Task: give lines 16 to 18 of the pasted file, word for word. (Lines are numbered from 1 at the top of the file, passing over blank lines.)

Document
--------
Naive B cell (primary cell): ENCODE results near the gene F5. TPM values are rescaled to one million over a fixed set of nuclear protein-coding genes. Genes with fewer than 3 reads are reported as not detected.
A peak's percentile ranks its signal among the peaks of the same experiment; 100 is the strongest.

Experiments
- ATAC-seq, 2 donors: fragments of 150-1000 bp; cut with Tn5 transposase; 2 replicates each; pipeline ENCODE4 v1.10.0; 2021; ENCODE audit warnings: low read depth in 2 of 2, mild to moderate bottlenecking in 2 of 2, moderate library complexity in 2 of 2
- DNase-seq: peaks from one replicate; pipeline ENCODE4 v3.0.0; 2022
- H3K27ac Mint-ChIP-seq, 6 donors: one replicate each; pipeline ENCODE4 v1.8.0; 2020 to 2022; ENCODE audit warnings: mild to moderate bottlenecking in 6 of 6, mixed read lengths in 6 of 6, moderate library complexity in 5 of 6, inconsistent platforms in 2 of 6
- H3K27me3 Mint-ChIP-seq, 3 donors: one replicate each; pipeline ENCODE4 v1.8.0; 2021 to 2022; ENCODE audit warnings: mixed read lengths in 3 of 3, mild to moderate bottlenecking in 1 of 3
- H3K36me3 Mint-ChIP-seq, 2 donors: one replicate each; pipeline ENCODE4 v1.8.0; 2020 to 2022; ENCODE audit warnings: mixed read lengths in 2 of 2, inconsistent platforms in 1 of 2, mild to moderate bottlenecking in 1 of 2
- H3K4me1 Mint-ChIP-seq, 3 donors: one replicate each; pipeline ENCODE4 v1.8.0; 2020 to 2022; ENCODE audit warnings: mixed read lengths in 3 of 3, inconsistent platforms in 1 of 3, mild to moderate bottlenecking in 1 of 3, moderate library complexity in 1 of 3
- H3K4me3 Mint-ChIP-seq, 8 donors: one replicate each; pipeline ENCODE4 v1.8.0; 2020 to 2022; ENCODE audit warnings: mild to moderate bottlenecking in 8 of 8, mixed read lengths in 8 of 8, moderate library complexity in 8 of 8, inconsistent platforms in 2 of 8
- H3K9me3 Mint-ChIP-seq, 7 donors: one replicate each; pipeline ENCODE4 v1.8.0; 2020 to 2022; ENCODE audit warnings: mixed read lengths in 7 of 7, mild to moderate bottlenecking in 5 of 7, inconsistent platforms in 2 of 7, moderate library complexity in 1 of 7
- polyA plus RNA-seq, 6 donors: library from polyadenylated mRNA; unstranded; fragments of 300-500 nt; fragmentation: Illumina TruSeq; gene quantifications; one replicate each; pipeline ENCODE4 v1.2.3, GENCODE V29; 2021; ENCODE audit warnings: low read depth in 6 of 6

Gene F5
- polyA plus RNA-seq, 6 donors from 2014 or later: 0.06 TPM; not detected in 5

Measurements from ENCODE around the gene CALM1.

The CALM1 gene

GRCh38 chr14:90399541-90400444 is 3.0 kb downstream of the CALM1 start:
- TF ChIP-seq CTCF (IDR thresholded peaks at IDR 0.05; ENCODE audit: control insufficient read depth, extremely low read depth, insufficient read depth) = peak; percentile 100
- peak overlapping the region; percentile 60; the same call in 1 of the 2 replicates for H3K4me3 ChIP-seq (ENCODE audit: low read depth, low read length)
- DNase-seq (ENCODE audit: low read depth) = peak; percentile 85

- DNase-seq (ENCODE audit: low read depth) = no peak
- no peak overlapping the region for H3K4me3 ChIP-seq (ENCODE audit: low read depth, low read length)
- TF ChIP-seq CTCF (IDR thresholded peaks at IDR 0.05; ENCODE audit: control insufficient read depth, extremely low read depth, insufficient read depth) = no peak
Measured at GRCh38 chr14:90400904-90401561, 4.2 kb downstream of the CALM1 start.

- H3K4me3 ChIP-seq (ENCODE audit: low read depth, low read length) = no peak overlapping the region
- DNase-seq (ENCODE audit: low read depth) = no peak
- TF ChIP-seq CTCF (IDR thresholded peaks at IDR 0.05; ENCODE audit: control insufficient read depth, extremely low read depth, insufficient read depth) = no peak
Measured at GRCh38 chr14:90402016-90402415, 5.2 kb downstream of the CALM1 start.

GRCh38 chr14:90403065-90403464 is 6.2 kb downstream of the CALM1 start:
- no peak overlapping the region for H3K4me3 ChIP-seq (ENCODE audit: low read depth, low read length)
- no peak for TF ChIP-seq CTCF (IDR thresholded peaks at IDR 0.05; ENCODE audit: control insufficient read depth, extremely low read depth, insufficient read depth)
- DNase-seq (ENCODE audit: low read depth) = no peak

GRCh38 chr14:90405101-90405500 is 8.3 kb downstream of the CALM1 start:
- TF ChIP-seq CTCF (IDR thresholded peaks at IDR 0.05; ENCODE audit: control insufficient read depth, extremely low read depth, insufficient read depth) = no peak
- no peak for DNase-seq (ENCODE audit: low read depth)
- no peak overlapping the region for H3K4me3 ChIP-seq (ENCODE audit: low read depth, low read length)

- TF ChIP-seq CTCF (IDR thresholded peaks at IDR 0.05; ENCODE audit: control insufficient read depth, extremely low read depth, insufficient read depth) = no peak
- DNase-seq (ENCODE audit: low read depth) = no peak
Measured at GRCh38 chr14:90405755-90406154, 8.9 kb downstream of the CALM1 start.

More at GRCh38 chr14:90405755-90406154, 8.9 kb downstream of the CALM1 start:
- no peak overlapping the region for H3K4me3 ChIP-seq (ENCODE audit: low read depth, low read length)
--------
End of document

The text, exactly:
The CALM1 gene

GRCh38 chr14:90399541-90400444 is 3.0 kb downstream of the CALM1 start:
- TF ChIP-seq CTCF (IDR thresholded peaks at IDR 0.05; ENCODE audit: control insufficient read depth, extremely low read depth, insufficient read depth) = peak; percentile 100